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Sutter Health Destroys Evidence for Case on High Healthcare Prices

A court ruled that Sutter Health destroyed evidence needed for an antitrust case accusing the health system of charging excessive healthcare prices.

Sutter Health antitrust case on high healthcare prices

Source: Thinkstock

By Jacqueline Belliveau

- A state judge ruled that California-based Sutter Health intentionally destroyed 192 boxes of documents that pertained to a lawsuit accusing the health system of inflating healthcare prices and practicing anticompetitive behavior.

In the ruling, obtained by California Healthline, San Francisco County Superior Court Judge Curtis E.A. Karnow stated that “the destruction was done knowing that the evidence was relevant to antitrust issues.”

UFCW & Employers Benefit Trust, a health plan for grocery workers, filed the lawsuit against Sutter Health in April 2014. The plan argued that the health system of 24 hospitals violated antitrust and healthcare competition laws.

Sutter Health allegedly included gag clauses in its contracts that prevented patients from accessing negotiated rates and selecting lower cost providers. The health system also reportedly included “all-or-nothing” terms in contracts that required every facility in Sutter Health to be included in plan networks.

A 2016 analysis in the Journal of Health Care Organization also found that prices at Sutter Health and Dignity Health were 25 percent greater than at other hospitals in the state. Researchers attributed the price gap of almost $4,000 per patient admission to the health systems using their market power to negotiate higher rates.

Sutter Health countered that its pricing policies are comparable to its competitor’s strategies and the health system did not engage in antitrust behaviors.

The 2014 lawsuit called on Sutter Health to produce all documents relating to “all-or-nothing” terms, the system’s pricing strategy, market share, and governmental investigations pertaining to the system’s compliance with antitrust or unfair competition laws.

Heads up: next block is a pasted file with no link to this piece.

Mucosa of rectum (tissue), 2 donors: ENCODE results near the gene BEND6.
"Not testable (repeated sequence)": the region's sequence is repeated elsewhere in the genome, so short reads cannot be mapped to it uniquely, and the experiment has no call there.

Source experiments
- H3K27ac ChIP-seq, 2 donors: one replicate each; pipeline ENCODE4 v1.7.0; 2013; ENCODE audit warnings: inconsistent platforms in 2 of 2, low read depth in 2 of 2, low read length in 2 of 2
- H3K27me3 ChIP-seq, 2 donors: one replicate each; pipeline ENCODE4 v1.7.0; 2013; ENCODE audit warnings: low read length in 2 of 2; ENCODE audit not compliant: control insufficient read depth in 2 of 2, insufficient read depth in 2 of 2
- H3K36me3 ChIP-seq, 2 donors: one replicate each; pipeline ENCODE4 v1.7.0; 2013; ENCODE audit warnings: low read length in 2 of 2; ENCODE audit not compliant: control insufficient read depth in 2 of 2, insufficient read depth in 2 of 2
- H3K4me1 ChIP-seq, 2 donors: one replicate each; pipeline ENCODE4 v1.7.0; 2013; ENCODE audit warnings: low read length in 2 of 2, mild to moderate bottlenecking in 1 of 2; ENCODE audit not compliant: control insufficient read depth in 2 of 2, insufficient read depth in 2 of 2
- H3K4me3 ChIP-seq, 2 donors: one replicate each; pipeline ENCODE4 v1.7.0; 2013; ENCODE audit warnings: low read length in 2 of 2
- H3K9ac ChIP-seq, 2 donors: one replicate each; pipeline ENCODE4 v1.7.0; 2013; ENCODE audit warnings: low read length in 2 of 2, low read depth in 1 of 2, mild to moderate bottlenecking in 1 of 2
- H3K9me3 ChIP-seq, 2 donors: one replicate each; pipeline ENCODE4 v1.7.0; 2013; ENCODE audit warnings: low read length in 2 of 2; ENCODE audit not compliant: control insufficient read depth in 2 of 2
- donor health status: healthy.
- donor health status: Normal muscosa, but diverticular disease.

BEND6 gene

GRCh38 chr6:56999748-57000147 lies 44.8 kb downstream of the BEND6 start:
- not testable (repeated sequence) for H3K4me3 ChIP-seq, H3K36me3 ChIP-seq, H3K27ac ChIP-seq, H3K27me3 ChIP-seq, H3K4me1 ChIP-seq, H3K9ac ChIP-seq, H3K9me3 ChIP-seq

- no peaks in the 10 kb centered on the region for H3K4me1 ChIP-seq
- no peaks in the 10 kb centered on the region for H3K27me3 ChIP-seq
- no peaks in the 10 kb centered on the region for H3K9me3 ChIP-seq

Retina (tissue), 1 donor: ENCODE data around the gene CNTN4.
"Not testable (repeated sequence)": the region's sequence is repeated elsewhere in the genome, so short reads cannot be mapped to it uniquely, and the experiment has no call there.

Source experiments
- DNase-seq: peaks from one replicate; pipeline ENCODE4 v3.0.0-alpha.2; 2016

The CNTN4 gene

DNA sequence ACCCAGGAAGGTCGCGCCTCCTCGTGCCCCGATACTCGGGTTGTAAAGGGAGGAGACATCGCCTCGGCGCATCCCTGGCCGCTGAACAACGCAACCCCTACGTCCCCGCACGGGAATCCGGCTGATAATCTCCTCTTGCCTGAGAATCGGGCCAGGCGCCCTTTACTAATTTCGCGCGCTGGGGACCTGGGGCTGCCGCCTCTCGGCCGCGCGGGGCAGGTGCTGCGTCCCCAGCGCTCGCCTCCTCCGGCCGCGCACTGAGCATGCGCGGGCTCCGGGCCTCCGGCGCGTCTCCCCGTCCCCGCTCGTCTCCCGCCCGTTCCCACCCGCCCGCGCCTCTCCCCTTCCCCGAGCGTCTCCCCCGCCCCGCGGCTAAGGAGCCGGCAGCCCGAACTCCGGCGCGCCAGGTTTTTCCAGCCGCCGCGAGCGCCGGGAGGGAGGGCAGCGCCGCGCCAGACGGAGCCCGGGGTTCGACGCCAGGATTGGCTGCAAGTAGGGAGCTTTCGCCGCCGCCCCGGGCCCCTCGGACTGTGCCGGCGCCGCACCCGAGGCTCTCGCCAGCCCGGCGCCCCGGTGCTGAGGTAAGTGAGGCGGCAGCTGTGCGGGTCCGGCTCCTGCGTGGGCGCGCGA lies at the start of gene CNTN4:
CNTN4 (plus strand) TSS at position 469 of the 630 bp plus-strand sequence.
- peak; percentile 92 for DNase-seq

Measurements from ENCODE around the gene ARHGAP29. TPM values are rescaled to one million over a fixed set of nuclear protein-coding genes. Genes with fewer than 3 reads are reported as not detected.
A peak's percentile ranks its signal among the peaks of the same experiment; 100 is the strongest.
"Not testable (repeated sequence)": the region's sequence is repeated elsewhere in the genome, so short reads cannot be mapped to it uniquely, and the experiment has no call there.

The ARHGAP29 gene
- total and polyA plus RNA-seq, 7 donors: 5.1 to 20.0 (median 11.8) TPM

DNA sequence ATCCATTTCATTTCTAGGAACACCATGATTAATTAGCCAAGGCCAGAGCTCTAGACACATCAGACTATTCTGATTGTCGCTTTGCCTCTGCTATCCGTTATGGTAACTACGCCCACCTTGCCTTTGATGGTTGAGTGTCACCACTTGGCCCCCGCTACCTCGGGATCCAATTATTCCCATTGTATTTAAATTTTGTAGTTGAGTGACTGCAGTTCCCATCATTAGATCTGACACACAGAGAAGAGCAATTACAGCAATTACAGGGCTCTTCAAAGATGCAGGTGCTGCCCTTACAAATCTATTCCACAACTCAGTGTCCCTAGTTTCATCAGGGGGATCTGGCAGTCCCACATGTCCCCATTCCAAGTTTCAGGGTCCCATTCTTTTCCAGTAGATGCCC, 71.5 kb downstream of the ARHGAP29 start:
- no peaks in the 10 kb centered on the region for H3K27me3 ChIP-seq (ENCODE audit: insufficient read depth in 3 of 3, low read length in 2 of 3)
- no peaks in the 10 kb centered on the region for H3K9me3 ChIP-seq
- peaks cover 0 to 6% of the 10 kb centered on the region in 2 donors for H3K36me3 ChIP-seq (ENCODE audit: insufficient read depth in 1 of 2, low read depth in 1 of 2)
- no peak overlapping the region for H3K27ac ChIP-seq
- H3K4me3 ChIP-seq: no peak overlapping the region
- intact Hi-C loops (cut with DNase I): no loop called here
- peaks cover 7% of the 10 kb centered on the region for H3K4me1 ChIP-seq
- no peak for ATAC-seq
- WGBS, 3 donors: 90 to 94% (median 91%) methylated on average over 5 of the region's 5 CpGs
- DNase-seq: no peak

Following the lawsuit, Sutter Health’s Vice President and Chief Contracting Officer of the Managed Care department Melissa Brendt and the system’s in-house counsel Daniela Almeida ordered Brendt’s executive assistant, Sina Santagata, to destroy 192 boxes containing Managed Care department documents. The destroyed documents included a decade’s worth of papers going back to 1995.

Sutter Health contended that the destruction was “made on the spur of the moment during an interruption in a meeting.” The health system also compared the destruction to an automated process in which the papers were “auto-deleted.”

However, Judge Karnow ruled that the health system knowingly destroyed the documents because Brendt personally chose the 10-year timeframe for the boxes to be destroyed. The boxes in question were not supposed to be destroyed until Jan. 1, 2035, according to Records Management policies.

Santagata also stated in court that she was not aware of any other occasion in which the Managed Care department authorized the destruction of documents in storage.

She added that she had conferred several times with both Brendt and Almeida about the boxes according to policy, which requires a certification prior to the destruction that states the documents are not needed for a legal hold. Brendt and Almedia knew of the UFCW & Employers Benefit Trust lawsuit, but still approved of the destruction.

Judge Karnow pointed to an email from Santagata to Brendt that proved the destruction was intentional. Santagata wrote in a confidential email, “I’ve pushed the button…if someone is in need of a box between 3/15/95 & 11/23/05…I’m running and hiding…’Fingers crossed’ that I haven’t authorized something the FTC will hunt me down for.”

Sutter Health argued that the FTC reference was just a joke. Santagata testified that she was being sarcastic in the email and she did not know what FTC [Federal Trade Commission] stood for when she composed the email.

Judge Karnow wrote that “there are infinite topics for jokes, and the choice of this one is strong evidence in UEBT’s [UFCW & Employers Benefit Trust] favor.”

He ordered Sutter Health to analyze email backup tapes covering 2002 to 2005 for documents relating to the same topics that were destroyed. He will also consider UFCW & Employers Benefit Trust’s motion for the judge to issue an adverse jury instruction.

The trial is scheduled to occur on June 2019, California Healthline reported.

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